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I quit HSBC for a Singapore start-up that failed, but my new fintech firm is booming

I quit HSBC for a Singapore start-up that failed, but my new fintech firm is booming

The hurdles of fintech

When I was younger I was never an outspoken girl. I was a nerd at heart, enjoying solitude and being confined to the four corners of my comfort zone.

Now – just seven years after graduating – I’ve already quit banking, experienced the trauma of a company failure, and turned my career around by launching a now-thriving fintech firm in Singapore.

Growing up, in typical nerdy fashion, I was intrigued by the world of numbers and the process of making some sense out of it.

So I left Singapore in 2005 and I completed two degrees: a BSc in Actuarial Science at LSE and an MSc in Financial Mathematics at Stanford.

After a short stint in investment consulting at Mercer I moved into an equity capital markets role at HSBC back in Singapore in 2010.

Of course, I found that being in finance had its perks: high-profile pitches and very attractive remuneration among them.

But I just couldn’t see myself doing investment banking for the rest of my life. I wanted to break out of my ‘golden career cage’ (endlessly climbing the ladder at a big bank) and actually create something.

So in 2013, when I was still only an associate, I said goodbye to my banking career and embarked on my first start-up venture, a geo-located social-media app called BlastOut.

With every new company, luck and timing are of the essence and these two elements were lacking in BlastOut unfortunately, which led to its demise.

When Daniel, my BlastOut co-founder, asked “so what do we do now?”, I replied, “back to finance, where we came from”.

But I didn’t mean returning to work in a bank.

Starting up again

We had a eureka moment when we found the one thing that all financial market participants needed but never had a good solution to: reliable price monitoring and alerts across a range of asset classes in real-time.

Our current company, Call Levels (i.e. call me back when the price reaches this level, a phrase often heard on trading floors), was born from this idea.

Bootstrapped for cash after our first company didn’t work out, I took on whatever tasks were thrown in front of me, relearning and learning everything from scratch – accounting, HR, PR, marketing, and every nitty-gritty aspect of managing the business.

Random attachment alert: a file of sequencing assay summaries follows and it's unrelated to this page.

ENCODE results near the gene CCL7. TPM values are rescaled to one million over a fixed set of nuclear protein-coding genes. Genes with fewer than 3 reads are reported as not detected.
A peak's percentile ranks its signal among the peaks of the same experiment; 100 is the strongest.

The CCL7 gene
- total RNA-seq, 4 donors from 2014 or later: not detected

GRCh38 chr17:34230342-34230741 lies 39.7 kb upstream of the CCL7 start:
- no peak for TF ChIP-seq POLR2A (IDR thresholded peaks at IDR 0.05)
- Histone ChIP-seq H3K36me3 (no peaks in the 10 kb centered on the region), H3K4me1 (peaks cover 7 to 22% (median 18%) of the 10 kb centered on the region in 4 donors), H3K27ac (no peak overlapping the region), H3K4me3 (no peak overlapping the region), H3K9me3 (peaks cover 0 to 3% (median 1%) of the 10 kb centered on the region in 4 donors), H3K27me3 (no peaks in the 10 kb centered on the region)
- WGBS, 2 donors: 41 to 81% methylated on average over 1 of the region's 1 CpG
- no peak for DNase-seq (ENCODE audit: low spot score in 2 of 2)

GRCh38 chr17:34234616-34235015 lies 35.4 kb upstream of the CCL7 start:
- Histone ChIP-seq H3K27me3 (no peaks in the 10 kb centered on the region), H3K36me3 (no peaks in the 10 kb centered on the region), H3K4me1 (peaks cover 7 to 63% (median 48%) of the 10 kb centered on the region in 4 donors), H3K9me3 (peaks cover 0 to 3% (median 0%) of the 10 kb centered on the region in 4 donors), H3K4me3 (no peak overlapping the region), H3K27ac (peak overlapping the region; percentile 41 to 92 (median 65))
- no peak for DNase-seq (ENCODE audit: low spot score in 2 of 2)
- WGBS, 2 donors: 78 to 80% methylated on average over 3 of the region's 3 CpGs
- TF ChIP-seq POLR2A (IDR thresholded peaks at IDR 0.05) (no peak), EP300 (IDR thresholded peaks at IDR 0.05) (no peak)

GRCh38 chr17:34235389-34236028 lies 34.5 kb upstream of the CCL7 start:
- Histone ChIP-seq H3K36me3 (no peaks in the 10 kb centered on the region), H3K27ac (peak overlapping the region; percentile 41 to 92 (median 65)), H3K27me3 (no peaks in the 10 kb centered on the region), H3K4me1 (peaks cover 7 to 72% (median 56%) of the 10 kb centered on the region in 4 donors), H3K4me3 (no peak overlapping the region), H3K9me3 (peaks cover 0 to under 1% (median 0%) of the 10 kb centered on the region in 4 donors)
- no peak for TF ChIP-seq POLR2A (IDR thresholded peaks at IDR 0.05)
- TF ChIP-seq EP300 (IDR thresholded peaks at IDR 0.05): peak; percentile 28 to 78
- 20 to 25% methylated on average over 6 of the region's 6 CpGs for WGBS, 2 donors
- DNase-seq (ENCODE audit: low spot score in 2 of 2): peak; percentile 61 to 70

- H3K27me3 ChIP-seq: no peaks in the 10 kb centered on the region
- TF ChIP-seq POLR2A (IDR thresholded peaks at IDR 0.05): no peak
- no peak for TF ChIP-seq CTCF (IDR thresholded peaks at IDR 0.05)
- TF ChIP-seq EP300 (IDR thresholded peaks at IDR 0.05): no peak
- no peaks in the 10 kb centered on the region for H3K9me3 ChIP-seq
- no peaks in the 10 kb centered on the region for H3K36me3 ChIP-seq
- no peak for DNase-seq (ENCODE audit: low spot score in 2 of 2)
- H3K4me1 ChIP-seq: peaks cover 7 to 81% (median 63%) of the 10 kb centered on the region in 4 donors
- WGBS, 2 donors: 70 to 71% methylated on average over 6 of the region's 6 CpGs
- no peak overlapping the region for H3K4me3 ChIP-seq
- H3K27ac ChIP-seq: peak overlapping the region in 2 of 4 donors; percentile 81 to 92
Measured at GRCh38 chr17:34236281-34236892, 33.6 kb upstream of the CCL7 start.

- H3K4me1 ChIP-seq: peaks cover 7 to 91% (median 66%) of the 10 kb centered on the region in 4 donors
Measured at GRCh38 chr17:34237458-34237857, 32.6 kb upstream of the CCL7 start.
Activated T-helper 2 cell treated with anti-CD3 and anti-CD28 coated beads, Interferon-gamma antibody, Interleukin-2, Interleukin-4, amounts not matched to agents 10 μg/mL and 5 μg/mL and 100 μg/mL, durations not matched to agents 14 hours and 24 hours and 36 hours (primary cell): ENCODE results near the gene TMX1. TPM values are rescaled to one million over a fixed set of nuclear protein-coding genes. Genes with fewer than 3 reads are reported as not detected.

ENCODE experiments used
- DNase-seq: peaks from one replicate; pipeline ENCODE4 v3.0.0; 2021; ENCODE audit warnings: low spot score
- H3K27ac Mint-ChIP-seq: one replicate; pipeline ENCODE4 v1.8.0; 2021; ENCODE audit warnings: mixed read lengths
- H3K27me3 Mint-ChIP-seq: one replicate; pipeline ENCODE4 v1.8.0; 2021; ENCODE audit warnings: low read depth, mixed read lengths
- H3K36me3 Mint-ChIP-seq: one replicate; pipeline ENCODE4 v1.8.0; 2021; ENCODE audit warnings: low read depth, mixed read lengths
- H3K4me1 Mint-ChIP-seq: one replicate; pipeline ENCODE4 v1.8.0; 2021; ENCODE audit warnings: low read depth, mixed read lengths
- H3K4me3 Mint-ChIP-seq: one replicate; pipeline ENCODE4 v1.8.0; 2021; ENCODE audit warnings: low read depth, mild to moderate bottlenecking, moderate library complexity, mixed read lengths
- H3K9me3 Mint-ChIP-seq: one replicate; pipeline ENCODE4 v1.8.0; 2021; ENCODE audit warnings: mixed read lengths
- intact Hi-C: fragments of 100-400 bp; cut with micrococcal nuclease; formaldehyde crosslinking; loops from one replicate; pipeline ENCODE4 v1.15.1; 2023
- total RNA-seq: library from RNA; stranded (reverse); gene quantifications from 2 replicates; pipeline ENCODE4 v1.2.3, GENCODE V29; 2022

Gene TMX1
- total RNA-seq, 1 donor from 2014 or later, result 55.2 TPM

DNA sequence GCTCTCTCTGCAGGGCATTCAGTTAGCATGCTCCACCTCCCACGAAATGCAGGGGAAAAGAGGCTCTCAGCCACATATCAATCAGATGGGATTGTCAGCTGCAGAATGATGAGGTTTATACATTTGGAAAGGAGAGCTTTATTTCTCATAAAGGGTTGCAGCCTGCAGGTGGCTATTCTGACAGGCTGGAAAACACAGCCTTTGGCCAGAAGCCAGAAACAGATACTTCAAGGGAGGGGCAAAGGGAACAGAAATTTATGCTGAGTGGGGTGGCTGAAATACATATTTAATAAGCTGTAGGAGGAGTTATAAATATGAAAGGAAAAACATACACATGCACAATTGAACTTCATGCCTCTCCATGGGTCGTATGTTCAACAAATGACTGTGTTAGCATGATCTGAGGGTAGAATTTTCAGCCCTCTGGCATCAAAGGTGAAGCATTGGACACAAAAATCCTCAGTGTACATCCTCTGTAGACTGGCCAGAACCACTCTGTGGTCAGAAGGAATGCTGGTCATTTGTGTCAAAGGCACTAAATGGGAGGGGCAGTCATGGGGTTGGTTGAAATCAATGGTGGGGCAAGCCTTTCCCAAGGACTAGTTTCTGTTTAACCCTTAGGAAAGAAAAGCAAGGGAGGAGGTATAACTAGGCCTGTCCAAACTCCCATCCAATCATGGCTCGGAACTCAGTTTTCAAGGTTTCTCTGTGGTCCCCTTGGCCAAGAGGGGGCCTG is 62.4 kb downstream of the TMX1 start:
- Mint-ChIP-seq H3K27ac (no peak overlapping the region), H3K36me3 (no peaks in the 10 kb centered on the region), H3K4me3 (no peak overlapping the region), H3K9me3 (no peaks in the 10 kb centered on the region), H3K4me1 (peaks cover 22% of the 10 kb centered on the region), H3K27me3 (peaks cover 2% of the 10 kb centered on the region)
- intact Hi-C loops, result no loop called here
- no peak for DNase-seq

I’ve typically been a bit awkward in social scenarios (still am, sometimes), so getting my hands dirty didn’t always come easy.

I had to force myself completely out of what was left of my social cocoon by networking with as many people as possible about Call Levels.

Gone were the days when I could simply name drop the big bank I was working for and immediately get recognition from everyone.

When you first work in fintech you are a nobody, so you must learn to swallow your pride and deal with rejections 99% of the time.

But that doesn’t mean you give up, in fact you work even harder for that 1% of business.

And through hard work, doors have opened up for me during the past two years.

I’ve also learnt to be comfortable with the uncomfortable and to never let my old fears hold me back. These days I always seek help when hit with a problem I can’t immediately solve.

I’ve learnt my own limitations since setting up Call Levels. I eventually released my grip and hired specialist people to work for us, and this has helped us to grow the business 20-fold in just 12 months.

The funny thing is that outsiders view the world of start-ups as all ‘rainbows and unicorns’, but the grittier side – where founders fail, then toil and hustle to succeed – is often overlooked.

Persistence and a fighting spirit are key in fintech. If I had chosen to give up after my initial failures and return to banking, Call Levels wouldn’t even exist, let alone be where it is today.

I used to get a lot of negative questions like, “do you regret ditching your investment banking career for a start-up?”. But now people just ask, “are you enjoying your new career?”

You bet I am.

Singapore-based Cynthia Siantar is the co-founder of fintech company Call Levels. She appears in Forbes Magazine’s ’30 under 30′ list for finance and venture capital in Asia.


Image credit: miljko, Getty

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